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  2. Thanks for this. I shall certainly have a play with the different filters. Like MMM I also prefer the colour versions in the contrasting images, and the final jpg is perfect!

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    • learnt a lot about colour using the Lightroom filters Jude so glad you found it useful too. I like that final simple greyscale JPG – saw it in Hepworth’s St Ives garden & museum

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  3. Thank you for passing on all these insights, Laura. Like Manja, am especially drawn to your sky meets glass series.

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  4. Wonderful tips for those of us (me) who don’t use filters, but may some day. My eyes were really drawn to the Tate St. Ive reflection image. Thanks for sharing your thoughts on monochrome photography. 🙂

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    • My pleasure Olga – even when we do not use filters we at least know what they do now! The light in St Ives is a real bonus for artists and photographers and that day at the Tate was no exception

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  5. Well now you’re just showing off Laura (meant as a supreme compliment for this beautiful post!) Honestly we could call it a tutorial on how to achieve best effects in B&W. Superb, really.

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  6. Great insights and explanation, Laura. You really show the power of monochrome and the impact of the filter settings. I use Photoshop, but more and more people are telling me I should use Lightroom. I really enjoyed your “blue on blue” shots as well as the shot of the line of people. The light and texture of their clothes really comes out in monochrome. Great post!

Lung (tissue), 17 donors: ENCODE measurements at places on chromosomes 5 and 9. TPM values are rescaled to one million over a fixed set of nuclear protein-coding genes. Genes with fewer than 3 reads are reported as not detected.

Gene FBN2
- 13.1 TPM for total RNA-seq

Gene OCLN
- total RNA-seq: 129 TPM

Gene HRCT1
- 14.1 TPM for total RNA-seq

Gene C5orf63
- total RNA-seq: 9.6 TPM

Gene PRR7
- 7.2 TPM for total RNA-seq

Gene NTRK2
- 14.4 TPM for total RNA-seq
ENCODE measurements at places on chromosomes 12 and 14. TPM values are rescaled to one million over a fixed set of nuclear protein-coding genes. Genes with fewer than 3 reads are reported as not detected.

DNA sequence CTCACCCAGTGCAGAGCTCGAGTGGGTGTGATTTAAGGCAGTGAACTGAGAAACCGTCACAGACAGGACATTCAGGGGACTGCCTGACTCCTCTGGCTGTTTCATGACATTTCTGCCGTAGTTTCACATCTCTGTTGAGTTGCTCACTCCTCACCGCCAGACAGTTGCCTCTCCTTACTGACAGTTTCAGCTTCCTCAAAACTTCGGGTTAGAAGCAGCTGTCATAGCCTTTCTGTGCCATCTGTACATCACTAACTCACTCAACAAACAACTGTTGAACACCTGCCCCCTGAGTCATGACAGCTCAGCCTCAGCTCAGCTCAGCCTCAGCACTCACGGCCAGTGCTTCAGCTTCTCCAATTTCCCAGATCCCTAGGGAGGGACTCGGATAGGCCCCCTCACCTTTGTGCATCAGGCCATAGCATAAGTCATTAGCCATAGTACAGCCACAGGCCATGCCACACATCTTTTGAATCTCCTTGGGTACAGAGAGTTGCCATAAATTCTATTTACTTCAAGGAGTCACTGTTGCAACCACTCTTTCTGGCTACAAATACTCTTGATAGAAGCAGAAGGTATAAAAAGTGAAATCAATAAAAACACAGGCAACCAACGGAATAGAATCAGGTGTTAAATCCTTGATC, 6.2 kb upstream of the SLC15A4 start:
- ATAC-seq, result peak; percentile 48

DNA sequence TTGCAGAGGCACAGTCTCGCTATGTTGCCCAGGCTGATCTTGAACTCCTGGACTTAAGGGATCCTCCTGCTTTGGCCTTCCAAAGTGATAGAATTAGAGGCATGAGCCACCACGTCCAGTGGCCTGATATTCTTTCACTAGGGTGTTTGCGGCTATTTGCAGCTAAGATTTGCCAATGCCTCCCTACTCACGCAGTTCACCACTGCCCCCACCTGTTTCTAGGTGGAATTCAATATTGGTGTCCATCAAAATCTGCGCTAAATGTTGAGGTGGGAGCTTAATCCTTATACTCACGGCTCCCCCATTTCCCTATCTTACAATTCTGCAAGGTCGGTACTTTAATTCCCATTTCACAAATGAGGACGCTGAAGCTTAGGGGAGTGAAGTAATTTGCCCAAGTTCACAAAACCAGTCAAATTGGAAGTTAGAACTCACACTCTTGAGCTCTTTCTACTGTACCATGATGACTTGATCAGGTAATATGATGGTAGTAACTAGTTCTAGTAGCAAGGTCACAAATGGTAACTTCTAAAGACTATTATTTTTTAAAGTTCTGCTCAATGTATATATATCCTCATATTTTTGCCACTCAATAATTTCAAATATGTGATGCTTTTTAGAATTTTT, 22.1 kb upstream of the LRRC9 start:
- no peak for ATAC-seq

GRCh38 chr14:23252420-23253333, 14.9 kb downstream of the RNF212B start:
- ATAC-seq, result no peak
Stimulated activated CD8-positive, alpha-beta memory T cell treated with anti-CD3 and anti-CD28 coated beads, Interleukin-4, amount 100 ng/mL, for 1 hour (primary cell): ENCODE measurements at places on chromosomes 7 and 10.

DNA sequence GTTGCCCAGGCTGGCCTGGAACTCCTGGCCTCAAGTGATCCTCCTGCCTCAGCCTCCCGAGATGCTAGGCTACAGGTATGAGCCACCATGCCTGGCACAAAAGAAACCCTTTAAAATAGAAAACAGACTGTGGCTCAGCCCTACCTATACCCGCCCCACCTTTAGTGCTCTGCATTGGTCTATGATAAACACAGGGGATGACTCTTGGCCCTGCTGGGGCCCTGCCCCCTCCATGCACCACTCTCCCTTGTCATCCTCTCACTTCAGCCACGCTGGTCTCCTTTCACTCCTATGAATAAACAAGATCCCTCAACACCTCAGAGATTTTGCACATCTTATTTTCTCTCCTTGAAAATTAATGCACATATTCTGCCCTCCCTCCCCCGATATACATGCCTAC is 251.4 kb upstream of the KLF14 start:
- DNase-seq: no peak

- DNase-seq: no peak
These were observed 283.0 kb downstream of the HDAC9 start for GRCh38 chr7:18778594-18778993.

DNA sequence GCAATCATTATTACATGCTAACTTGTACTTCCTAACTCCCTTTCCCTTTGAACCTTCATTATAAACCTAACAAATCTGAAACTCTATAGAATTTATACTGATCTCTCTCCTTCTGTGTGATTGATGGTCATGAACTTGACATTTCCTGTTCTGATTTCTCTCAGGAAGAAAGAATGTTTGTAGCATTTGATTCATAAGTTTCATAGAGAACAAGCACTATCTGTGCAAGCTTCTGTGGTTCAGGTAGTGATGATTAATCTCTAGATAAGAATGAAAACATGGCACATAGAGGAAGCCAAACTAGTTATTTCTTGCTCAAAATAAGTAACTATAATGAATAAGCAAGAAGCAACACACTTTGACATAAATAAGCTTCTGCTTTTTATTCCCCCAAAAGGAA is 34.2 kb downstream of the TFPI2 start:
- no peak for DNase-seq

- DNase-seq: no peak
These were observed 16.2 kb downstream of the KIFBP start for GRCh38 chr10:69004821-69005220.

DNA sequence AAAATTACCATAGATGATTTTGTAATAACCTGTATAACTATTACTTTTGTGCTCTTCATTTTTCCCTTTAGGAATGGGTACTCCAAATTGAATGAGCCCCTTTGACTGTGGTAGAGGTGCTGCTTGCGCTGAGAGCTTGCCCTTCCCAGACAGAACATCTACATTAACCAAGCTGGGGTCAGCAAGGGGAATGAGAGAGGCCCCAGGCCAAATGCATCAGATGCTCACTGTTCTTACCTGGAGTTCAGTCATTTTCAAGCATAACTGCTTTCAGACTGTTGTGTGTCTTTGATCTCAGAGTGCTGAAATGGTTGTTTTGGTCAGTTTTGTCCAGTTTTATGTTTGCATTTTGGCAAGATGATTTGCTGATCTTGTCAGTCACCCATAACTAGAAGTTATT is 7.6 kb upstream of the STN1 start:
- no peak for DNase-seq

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  7. Thank you for sharing your insights and giving tips, Laura! And the whole post is a joy in photography. So well done.

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  8. Such a terrific post, Laura. I appreciate the clear and straightforward way you illustrated the filter effects. The toner examples you have are a real knockout – the Tidemill, foliage, Hepworth sculpture and all the architectural images are superb. I should stop myself more often and check to see what a composition might look like in black and white, but typically I shoot in RAW and use Lr of SilverEfex to convert to B&W later, if the photograph looks like a good candidate. My camera does have some in-camera B&W effects with different colored filters – it would be good to play with those, too. Endless permutations are possible, right? 🙂

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    • thank you – I really appreciate your appreciation – this post is supposed to help me choose what would make a good candidate for B&W – so much to learn, so much to choose from – Right on!